Just last week, I received an email which started with, “When you get a moment I am looking for some advice, a magic wand, or silver bullet.”
The author was expressing an emerging concern about how to respond to teachers when they say, “Guided Inquiry is all good and well, but if we are not EXPLICITLY preparing them for the HSC we are not doing our Job.”
Over the last few years our school has continued to pursue Inquiry learning as the scaffold to support student-centred pedagogy. Like any new approach, there were trail blazers, followers over time and obvious nay-sayers who are determined to remain loyal to what has ‘worked’ over the last so many years.
The author of the email is a trail-blazer who works with teams of teachers to engage in learning initiatives which strive for student-centred pedagogy. The Guided Inquiry Framework used at the College, modelled on Ross Todd’s work, challenges teachers to forgo their dominant instructional approach to one of facilitator and coach. Guided Inquiry acknowledges that the teacher is just one context for student learning with other contexts being online platforms including social media.
And sooooo, the HSC/Inquiry Learning conundrum. The author of the email wrote…. “Guided Inquiry creates conditions of learning/growth and that the description of a successful HSC student = a student able to undertake Inquiry independently.” However, over the first six weeks of school when this teacher/leader has engaged in professional dialogue with colleagues, the (I must say) diminishing ‘nay-sayers’ still argue, “Guided Inquiry is all good and well, but if we are not EXPLICITLY preparing them for the HSC we are not doing our Job.” HHHHmmmmmm……
Towards the end of the email I was asked two questions….
1) Does Guided Inquiry facilitate a ‘better’ HSC student? If so, what does this better student look like?
2) What compelling evidence/tools/videos/hallucinogenic drugs are there available to be persuasive in building bridges between GI skills in Stage 4 = HSC skills in HSC?
Here is an edited version of my response…..
Interesting email. What you are asking in a sense is, “What is the purpose of schooling? To an extreme, some parents would see school as child minding until their child is adult enough to get a job – random! With that being said, a few points……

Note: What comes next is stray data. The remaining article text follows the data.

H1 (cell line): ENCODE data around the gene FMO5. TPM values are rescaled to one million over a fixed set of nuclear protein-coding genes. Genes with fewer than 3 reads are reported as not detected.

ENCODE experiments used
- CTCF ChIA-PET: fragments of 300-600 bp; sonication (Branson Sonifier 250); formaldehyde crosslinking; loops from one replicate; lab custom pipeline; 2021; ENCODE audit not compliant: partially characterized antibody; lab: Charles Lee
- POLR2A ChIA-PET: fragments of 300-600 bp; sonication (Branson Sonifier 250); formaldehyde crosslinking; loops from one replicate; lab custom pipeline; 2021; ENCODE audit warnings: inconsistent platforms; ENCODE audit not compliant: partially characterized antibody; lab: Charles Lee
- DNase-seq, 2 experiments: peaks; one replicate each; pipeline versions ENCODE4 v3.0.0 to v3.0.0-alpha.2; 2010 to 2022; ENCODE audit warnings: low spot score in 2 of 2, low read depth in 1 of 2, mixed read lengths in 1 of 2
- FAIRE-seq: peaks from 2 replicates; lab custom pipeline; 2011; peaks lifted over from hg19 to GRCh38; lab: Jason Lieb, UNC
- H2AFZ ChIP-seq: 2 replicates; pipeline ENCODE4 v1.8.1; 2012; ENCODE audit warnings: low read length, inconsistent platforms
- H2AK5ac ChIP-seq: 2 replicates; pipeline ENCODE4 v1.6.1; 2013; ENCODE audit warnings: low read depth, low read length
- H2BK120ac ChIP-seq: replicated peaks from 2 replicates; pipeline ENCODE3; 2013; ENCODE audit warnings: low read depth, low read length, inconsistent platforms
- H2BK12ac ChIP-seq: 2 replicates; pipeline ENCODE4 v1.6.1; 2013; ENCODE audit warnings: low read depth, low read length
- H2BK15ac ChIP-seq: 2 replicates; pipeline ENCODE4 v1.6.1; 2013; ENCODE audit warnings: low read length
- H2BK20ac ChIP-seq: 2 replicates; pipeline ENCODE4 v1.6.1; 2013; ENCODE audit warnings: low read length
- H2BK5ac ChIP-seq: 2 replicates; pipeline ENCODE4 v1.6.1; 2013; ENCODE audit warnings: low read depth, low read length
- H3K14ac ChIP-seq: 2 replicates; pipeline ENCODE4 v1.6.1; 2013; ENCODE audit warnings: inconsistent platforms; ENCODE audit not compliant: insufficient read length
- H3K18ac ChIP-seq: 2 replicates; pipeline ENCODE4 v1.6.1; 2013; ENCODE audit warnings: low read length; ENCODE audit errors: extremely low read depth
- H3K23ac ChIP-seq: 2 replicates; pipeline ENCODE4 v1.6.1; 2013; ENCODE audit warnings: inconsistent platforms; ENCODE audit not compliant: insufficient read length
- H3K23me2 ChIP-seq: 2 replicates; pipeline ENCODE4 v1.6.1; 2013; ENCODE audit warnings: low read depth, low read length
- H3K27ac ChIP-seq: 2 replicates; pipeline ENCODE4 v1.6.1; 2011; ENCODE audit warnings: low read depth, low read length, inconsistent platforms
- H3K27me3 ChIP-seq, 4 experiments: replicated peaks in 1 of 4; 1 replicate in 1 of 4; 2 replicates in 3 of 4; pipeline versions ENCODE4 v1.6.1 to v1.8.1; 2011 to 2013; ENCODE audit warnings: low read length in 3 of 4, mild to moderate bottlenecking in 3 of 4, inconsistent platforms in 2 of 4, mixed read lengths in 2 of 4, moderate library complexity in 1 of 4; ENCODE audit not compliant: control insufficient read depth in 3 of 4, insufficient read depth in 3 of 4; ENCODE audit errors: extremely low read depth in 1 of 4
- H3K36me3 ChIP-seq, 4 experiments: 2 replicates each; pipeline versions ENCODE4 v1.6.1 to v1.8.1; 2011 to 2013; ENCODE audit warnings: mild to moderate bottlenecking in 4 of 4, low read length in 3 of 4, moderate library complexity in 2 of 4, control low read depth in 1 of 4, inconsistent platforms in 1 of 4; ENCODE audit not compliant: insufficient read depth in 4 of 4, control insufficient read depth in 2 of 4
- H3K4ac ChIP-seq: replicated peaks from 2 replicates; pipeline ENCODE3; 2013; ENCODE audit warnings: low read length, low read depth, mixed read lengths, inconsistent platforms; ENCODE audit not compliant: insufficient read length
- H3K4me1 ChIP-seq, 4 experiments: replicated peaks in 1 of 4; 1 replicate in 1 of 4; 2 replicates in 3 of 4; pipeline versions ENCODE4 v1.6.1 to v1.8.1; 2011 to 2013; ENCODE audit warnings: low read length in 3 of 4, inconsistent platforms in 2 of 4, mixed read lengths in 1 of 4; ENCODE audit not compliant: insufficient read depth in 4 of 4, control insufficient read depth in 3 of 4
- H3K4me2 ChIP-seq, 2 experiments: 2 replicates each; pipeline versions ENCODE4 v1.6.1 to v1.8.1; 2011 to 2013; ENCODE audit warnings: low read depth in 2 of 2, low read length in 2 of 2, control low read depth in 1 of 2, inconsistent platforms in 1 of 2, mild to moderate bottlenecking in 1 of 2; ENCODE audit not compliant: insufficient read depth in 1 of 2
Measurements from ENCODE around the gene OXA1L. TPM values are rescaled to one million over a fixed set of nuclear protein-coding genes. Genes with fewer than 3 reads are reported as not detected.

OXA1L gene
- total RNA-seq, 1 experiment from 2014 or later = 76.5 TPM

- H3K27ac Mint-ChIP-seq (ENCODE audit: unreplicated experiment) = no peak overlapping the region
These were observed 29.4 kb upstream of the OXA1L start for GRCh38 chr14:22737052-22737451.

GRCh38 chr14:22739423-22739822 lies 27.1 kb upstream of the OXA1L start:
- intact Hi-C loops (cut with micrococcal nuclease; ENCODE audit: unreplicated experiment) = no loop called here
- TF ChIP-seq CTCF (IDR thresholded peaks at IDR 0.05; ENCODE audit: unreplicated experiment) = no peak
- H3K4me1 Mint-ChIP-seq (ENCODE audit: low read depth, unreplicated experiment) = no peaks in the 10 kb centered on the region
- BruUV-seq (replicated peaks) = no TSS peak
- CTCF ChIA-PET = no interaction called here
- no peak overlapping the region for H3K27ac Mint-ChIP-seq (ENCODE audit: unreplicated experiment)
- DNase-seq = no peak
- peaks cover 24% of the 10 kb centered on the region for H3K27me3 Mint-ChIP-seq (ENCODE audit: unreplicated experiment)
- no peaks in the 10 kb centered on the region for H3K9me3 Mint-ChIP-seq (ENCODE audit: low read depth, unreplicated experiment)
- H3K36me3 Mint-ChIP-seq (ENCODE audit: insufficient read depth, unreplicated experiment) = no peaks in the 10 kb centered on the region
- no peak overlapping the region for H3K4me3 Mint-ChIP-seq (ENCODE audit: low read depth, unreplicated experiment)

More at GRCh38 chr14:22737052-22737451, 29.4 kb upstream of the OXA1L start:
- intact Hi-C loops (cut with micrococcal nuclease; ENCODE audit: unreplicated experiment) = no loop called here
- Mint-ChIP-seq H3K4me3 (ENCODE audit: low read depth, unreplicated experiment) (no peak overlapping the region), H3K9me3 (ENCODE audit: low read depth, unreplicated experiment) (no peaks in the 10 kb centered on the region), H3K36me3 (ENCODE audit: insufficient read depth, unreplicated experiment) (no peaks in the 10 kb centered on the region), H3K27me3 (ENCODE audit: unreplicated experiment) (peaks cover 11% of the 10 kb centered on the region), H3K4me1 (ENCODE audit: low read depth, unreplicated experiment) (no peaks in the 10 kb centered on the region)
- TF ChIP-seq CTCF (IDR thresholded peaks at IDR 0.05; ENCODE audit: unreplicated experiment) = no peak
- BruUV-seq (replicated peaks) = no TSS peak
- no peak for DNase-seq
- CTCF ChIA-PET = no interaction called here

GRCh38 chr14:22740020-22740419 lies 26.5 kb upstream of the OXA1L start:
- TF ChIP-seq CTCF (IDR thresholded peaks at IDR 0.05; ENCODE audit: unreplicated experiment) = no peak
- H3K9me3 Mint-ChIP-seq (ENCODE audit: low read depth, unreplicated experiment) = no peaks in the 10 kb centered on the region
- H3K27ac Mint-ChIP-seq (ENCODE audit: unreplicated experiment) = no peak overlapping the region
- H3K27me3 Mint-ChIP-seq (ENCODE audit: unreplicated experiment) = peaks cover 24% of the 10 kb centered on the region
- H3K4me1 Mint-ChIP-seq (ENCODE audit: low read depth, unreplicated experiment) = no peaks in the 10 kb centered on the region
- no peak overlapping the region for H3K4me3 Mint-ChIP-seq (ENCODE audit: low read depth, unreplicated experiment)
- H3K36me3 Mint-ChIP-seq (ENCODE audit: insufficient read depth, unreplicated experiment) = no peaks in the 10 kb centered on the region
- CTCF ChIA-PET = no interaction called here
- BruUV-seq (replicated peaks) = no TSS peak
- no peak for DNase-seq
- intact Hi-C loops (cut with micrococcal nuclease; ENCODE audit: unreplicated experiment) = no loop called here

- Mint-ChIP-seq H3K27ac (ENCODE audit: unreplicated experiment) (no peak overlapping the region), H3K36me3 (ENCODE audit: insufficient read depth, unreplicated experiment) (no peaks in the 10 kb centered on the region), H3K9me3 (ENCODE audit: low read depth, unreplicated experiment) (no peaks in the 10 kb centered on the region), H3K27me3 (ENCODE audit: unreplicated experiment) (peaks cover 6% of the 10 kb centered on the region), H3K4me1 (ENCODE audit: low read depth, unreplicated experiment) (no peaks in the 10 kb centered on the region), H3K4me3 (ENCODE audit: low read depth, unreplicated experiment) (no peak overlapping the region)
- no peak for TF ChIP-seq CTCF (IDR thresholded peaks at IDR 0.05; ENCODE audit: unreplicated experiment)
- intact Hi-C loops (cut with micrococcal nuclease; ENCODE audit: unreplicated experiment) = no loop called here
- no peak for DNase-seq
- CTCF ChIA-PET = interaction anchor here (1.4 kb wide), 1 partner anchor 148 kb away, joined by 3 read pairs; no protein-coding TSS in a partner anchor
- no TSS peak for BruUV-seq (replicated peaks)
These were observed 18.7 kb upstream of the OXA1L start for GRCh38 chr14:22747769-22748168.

I do not see it as an “either / or”. I see inquiry as supporting and scaffolding student learning, especially in those ‘higher domains’ of learning such as evaluation, synthesis and creativity. Rote learning for a HSC may not always develop those ‘higher domains’ as well as inquiry learning.
When done well, an Inquiry approach to learning supports rigorous learning, promotes formative assessment and builds student capacity to ‘know themselves as learners’. These are all great attributes to have for the HSC, are they not?
Year 12 is not all about the HSC. No doubt, the HSC forms a very strong focus, but Inquiring students ask discerning questions which not only value adds to the content driven nature of HSC, but life after the HSC.
Also, teachers are no longer the font of all knowledge. Teachers have now become one (still very important) context for student learning. If so, are we trying to encourage students to source information from more than just the teacher? An Inquiry approach supports that.
The skills of inquiry will benefit students for University as much if not more than the rote learning aspects of HSC examinations. Also, the skills of inquiry will benefit students who produce major works such as Visual Arts Major Works, Music Composition, Drama major performance, Society and Culture PIPs, CAFS IRPs, Textiles Major Works, Design and Technology Major Design Project, etc, etc,
Overall, you can see the benefits, some others may not. Not just yet anyway.
What are your thoughts? Please let me know
11 thoughts on “HSC and Inquiry Learning – What is the link?”
. . . This strategy DOES benefit my classroom, yeah I teach Design and Tech + Industrial Tech Timber (those major work type subjects!) but GI isn’t always about projects or big tasks. In my opinion it’s successful because they learn skills like: learning how to critically analyse and synthesise information, transfer learnt knowledge across contexts and learning how to learn independently.